Artists in the Collection

Milan Milovanović
(Kruševac, 19 October 1876 – Belgrade, 15 August 1946)


The period between 1902 and 1920 was the period when Milan Milovanović was at the height of his creative powers. Individual stylistic units within that period can be linked to his stay in Paris, several visits to Southern Serbia and Macedonia, to Mount Athos in Greece, his time of recovery in Italy and Southern France and a brief stay in Dubrovnik
and at the Montenegrin coast. In his earliest preserved works, one can recognize his interest in light, characteristic of impressionism, which was a consequence of his education with Anton Ažbe (1897) and at the Academy of Fine Arts (Prof. Carl Marr, 1898) in Munich, as well as his studies at the Académie Colarossi and the École Nationale
Supérieure des Beaux-Arts in Paris (1902–1906). Among the paintings from Paris, there are those which were painted in studios with fine brushstrokes in a darker golden-ochre gamut, and other pieces, painted outdoors, in boulevards and parks. These canvases have more light and lighter colours, which are indicative of the characteristics of French impressionism. Still, the final lightening of Milovanović’s palette and his colouristic explosion did not occur until his travels around Serbia and his stay at Mount Athos (1907–1910) and in Italy, as well as in France (1919), when he created works of the highest artistic value, as well as during 1920, when the artist stayed in Dubrovnik and Montenegro.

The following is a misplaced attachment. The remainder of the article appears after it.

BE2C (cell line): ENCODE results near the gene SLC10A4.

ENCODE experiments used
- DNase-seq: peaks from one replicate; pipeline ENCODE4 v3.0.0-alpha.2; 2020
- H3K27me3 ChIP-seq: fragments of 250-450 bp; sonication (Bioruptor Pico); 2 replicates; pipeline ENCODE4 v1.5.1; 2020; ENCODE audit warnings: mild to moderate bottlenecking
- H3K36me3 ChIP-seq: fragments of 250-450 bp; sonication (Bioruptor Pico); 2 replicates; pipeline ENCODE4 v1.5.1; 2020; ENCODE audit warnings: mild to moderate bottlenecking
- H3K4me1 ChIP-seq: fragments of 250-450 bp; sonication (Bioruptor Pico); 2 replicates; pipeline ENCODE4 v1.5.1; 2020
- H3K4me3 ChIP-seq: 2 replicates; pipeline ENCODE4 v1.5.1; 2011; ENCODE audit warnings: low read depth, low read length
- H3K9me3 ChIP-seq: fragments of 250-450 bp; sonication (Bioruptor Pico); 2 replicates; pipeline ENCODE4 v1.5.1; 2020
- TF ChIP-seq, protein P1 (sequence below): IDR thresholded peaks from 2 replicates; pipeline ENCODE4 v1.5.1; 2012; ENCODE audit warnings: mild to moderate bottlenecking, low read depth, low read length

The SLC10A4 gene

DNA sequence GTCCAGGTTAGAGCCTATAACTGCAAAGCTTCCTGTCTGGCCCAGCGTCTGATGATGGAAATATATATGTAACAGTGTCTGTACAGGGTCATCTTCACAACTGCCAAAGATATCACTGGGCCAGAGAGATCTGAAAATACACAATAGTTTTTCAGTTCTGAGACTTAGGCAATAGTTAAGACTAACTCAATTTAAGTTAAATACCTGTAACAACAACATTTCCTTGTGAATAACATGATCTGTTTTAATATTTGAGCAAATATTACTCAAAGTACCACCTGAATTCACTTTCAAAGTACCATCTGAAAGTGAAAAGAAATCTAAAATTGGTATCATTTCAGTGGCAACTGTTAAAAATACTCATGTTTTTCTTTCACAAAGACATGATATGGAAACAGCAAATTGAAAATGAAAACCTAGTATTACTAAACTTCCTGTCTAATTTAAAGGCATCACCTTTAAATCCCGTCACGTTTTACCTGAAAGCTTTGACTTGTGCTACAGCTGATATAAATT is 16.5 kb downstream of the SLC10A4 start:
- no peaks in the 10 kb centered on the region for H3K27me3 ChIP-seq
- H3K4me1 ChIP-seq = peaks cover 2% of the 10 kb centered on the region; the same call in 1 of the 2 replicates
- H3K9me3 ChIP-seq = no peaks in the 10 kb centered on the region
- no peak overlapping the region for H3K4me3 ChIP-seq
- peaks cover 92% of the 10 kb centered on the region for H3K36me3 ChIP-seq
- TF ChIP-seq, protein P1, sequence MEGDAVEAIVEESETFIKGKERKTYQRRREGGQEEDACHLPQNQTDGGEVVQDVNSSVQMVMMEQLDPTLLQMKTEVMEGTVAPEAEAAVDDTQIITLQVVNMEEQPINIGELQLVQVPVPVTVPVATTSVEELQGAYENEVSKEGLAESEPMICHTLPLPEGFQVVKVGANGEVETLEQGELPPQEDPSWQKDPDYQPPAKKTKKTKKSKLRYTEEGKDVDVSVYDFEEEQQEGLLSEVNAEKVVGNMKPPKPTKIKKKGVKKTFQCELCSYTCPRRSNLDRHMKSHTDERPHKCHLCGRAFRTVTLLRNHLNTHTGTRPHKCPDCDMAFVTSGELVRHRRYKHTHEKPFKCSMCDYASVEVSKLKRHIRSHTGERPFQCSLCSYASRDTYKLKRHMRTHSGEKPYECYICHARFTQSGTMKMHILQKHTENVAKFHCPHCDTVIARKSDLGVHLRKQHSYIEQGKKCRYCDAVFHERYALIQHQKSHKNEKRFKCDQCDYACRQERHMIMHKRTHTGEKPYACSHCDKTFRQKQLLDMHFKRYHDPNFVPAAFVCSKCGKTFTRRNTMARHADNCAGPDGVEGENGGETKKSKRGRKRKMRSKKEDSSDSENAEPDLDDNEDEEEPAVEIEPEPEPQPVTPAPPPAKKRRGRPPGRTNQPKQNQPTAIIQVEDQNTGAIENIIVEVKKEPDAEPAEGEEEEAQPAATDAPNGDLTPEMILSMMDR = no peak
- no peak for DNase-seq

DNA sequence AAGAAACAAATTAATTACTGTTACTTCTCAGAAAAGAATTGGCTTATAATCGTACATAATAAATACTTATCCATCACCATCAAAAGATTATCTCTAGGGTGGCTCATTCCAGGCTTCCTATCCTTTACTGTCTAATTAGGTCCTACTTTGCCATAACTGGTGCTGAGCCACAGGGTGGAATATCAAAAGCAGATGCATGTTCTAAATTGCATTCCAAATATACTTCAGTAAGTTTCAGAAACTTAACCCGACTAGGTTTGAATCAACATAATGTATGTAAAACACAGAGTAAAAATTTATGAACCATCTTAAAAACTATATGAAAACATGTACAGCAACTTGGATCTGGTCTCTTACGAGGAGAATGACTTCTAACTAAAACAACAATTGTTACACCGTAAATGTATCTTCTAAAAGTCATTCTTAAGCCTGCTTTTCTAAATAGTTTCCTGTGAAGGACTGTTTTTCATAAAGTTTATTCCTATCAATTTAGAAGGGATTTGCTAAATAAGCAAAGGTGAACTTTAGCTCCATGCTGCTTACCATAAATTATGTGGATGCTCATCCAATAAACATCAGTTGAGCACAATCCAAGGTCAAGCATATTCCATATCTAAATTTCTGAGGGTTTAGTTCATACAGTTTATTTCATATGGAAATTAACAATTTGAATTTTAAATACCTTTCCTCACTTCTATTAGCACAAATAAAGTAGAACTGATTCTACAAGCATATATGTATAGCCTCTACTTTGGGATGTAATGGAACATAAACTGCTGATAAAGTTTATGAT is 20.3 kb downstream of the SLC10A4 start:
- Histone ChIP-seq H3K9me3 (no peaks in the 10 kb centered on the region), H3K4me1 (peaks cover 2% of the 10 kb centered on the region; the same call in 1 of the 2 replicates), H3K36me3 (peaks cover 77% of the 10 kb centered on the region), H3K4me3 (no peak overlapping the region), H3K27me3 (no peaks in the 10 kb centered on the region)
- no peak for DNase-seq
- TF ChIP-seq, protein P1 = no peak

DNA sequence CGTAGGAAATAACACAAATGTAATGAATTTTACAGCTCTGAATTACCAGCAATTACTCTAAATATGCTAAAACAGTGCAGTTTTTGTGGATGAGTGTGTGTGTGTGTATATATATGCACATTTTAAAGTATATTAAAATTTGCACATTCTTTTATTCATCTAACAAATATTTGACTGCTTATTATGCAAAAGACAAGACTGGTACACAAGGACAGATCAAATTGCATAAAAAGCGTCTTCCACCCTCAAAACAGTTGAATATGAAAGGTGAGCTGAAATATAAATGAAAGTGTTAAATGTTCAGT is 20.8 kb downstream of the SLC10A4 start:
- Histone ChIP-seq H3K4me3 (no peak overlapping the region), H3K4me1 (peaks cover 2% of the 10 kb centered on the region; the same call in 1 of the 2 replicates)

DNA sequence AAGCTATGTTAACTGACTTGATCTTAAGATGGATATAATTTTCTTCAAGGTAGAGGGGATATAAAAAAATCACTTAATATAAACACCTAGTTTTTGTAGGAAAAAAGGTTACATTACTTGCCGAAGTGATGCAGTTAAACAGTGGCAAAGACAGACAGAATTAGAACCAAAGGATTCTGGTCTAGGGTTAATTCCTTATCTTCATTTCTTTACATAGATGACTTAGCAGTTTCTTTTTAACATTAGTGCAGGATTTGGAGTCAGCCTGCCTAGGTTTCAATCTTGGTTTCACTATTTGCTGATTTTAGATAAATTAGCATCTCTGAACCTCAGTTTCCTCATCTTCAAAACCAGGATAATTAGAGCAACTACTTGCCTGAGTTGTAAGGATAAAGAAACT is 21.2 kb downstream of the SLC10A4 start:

Milovanović was one of the most significant representatives of impressionist tendencies in Serbia. His paintings from Italy and Southern France, with a good mix of flora, Mediterranean sky and cool white rock with blue shadows, as well as an occasional figure in the landscape, represent the height of Milovanović’s artistic skills. His paintings created around 1920 display an increased closeness to the Neo–impressionist technique and colours. Milovanović did not stop painting after 1920, but those works were far below his capabilities. With the disappearance of his generation from the artistic scene, Milovanović himself lost his foothold and retired from artistic life. As a teacher of art (1912–1933) he educated generations of young artists. He also restored frescoes and painted icons, and occasionally wrote art reviews.